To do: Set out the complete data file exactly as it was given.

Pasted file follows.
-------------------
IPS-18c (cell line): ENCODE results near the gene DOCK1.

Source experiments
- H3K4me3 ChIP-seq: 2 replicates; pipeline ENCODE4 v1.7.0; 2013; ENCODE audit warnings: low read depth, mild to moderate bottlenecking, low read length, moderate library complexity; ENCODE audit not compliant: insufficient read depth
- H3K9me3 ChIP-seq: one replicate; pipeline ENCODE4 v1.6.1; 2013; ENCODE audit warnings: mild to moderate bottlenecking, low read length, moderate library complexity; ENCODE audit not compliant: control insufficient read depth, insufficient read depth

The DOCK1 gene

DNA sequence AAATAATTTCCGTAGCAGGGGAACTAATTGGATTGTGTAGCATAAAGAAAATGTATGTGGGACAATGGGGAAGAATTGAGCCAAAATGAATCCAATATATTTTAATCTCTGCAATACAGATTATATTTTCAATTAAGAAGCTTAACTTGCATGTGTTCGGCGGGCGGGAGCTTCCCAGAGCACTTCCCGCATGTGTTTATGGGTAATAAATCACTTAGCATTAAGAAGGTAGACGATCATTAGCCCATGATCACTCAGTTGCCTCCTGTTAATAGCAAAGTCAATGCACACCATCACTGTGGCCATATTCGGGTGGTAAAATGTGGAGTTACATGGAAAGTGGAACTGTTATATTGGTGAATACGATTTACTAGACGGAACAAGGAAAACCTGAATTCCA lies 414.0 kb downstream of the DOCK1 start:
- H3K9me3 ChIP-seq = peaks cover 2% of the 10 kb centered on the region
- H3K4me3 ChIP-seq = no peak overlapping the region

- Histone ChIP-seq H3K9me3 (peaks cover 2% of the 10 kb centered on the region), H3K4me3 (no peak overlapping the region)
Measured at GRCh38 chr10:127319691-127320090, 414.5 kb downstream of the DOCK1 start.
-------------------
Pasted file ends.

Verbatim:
IPS-18c (cell line): ENCODE results near the gene DOCK1.

Source experiments
- H3K4me3 ChIP-seq: 2 replicates; pipeline ENCODE4 v1.7.0; 2013; ENCODE audit warnings: low read depth, mild to moderate bottlenecking, low read length, moderate library complexity; ENCODE audit not compliant: insufficient read depth
- H3K9me3 ChIP-seq: one replicate; pipeline ENCODE4 v1.6.1; 2013; ENCODE audit warnings: mild to moderate bottlenecking, low read length, moderate library complexity; ENCODE audit not compliant: control insufficient read depth, insufficient read depth

The DOCK1 gene

DNA sequence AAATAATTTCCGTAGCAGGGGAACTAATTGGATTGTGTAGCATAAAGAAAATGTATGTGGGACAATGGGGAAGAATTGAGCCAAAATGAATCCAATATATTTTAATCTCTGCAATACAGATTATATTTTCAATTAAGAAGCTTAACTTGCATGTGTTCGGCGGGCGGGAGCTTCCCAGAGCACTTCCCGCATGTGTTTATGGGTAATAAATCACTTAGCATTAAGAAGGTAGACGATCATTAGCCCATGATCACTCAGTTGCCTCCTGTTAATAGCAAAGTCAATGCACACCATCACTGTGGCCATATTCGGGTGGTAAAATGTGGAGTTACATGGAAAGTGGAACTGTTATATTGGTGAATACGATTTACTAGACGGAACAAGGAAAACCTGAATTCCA lies 414.0 kb downstream of the DOCK1 start:
- H3K9me3 ChIP-seq = peaks cover 2% of the 10 kb centered on the region
- H3K4me3 ChIP-seq = no peak overlapping the region

- Histone ChIP-seq H3K9me3 (peaks cover 2% of the 10 kb centered on the region), H3K4me3 (no peak overlapping the region)
Measured at GRCh38 chr10:127319691-127320090, 414.5 kb downstream of the DOCK1 start.